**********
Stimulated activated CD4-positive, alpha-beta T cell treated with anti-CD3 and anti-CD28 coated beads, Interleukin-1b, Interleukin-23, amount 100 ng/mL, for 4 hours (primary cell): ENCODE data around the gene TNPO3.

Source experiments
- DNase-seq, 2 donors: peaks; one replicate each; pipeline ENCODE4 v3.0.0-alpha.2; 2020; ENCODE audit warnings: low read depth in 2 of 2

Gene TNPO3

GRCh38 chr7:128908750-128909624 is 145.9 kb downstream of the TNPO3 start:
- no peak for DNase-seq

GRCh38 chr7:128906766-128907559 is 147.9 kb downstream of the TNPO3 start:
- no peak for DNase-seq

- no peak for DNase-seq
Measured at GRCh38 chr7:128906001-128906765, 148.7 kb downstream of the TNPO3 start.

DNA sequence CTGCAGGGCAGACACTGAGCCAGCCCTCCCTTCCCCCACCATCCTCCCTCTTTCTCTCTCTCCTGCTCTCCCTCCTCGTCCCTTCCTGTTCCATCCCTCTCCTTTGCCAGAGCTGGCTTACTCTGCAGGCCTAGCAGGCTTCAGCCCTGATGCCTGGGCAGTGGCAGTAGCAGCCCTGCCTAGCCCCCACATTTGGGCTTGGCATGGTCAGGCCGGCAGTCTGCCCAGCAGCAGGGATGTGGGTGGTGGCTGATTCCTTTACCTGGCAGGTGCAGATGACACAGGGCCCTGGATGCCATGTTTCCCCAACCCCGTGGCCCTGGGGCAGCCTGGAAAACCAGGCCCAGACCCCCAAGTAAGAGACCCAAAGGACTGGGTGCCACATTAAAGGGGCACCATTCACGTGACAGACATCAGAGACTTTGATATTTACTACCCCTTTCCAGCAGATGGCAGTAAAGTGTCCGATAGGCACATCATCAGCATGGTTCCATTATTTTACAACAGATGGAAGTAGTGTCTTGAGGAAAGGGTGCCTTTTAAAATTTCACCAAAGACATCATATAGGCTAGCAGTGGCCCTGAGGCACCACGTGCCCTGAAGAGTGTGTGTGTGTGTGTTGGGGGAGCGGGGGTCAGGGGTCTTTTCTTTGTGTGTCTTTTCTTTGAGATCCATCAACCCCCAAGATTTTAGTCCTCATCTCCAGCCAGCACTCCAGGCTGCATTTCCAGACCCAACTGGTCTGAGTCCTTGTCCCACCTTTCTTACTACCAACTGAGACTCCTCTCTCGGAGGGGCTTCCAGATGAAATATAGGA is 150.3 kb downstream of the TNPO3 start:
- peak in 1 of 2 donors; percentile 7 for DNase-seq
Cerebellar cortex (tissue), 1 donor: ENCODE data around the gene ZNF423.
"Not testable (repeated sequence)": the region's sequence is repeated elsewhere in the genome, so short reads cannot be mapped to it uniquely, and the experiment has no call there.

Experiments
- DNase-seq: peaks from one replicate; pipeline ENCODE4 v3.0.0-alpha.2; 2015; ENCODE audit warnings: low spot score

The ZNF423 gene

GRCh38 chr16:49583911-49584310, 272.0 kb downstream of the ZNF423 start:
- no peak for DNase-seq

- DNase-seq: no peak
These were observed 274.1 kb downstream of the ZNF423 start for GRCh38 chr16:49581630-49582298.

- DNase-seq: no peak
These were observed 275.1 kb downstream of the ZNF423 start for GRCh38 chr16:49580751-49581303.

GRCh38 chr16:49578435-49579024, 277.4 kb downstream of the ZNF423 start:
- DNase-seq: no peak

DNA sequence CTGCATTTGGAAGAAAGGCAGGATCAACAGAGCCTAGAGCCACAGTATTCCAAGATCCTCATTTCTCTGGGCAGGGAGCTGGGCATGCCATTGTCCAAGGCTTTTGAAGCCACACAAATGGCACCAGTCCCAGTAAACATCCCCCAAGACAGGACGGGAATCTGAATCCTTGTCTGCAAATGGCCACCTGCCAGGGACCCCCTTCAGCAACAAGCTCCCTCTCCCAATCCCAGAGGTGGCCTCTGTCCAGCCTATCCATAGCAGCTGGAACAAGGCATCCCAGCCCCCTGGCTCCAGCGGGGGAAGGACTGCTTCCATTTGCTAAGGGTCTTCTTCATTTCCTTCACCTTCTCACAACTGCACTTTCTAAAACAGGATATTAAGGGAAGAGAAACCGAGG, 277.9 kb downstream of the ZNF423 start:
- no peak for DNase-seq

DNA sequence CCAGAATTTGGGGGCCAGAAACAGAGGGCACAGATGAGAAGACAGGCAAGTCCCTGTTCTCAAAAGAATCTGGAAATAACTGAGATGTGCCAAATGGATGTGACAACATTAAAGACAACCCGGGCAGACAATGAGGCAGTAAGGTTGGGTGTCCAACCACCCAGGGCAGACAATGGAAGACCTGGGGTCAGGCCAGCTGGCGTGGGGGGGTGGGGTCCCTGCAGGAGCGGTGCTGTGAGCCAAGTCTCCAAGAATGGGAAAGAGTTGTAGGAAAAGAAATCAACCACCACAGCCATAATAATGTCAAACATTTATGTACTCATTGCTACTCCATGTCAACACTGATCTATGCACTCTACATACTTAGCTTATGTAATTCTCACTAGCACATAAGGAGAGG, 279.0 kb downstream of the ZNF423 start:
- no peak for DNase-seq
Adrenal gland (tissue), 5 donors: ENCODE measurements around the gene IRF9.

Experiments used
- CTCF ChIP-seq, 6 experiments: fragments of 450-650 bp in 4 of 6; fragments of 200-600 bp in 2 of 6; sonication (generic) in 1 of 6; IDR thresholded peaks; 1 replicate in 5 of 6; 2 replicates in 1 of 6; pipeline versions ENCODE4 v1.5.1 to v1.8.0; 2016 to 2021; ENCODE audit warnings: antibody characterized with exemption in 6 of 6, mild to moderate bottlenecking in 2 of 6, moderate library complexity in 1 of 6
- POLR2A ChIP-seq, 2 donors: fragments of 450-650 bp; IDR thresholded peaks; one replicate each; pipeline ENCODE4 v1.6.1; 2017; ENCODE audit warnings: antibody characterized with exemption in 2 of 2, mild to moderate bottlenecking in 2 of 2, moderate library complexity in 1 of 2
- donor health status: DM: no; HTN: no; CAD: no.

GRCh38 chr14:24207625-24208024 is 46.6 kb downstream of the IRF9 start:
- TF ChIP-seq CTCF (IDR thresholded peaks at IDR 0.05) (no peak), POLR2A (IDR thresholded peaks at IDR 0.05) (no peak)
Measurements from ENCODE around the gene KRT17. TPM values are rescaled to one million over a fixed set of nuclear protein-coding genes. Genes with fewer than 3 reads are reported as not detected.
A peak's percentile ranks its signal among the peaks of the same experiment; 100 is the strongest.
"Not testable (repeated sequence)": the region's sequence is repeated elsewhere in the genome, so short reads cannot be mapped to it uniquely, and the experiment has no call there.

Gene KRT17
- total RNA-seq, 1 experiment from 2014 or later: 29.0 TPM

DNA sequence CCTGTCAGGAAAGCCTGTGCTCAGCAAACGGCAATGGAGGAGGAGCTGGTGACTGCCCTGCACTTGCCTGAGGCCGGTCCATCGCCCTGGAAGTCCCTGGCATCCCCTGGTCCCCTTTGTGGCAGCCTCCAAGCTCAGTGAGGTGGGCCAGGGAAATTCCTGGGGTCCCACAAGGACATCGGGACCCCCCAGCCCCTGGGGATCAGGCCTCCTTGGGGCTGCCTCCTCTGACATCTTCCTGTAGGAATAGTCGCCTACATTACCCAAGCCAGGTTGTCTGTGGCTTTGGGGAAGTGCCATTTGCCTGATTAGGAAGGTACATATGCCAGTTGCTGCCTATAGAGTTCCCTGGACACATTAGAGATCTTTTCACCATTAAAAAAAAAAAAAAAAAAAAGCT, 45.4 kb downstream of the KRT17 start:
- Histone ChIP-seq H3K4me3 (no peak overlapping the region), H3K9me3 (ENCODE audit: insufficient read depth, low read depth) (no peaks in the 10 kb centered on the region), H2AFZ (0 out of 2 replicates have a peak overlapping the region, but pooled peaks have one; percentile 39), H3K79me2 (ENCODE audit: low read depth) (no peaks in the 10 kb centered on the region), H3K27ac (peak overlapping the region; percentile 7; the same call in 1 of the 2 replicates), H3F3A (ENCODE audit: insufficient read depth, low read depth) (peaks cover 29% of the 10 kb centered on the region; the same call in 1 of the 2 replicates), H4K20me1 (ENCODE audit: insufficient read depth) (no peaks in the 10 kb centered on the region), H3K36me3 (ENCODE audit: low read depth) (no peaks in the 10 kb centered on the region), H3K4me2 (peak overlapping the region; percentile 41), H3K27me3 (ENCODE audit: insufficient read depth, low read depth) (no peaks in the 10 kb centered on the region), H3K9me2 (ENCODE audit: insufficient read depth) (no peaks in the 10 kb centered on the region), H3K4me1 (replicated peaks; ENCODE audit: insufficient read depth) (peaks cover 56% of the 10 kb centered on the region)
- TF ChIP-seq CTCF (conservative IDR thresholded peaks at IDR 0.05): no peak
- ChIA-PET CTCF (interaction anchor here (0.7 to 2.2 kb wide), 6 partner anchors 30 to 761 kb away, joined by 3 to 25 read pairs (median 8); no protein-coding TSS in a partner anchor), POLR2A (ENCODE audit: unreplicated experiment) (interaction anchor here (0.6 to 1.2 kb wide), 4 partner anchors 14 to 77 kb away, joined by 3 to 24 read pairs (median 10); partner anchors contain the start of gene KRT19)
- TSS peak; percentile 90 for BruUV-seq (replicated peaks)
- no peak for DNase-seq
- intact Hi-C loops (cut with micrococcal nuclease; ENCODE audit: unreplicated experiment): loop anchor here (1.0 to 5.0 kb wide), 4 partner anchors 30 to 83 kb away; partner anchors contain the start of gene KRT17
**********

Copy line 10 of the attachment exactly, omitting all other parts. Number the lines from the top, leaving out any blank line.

Measured at GRCh38 chr7:128906001-128906765, 148.7 kb downstream of the TNPO3 start.